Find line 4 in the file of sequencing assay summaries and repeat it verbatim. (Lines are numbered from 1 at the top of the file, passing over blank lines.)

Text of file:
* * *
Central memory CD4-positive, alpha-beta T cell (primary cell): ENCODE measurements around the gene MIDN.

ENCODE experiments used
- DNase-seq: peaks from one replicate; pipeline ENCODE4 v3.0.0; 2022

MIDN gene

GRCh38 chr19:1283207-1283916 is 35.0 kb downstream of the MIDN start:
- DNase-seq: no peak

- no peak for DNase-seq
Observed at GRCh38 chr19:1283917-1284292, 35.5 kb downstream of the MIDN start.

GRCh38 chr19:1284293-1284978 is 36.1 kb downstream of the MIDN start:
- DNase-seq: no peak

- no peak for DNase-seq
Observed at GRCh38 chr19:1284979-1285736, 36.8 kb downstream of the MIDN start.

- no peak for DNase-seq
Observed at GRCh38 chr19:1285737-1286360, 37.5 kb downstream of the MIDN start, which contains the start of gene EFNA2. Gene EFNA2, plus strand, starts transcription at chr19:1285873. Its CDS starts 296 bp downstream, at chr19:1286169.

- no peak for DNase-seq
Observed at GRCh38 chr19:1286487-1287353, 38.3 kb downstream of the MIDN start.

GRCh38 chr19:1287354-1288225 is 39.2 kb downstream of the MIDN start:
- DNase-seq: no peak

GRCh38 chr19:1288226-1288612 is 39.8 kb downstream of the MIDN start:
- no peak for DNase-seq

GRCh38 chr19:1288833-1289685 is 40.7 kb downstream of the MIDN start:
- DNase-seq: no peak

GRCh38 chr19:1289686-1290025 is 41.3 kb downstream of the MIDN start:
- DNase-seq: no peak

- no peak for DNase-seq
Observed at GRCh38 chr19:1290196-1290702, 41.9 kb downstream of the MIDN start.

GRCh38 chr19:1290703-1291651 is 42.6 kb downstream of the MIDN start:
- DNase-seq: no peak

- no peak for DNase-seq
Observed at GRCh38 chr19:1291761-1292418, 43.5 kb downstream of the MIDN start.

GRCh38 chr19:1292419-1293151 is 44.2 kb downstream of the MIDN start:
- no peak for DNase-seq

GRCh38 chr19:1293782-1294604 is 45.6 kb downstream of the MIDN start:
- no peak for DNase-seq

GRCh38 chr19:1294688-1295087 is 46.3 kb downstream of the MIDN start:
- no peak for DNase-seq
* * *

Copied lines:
MIDN gene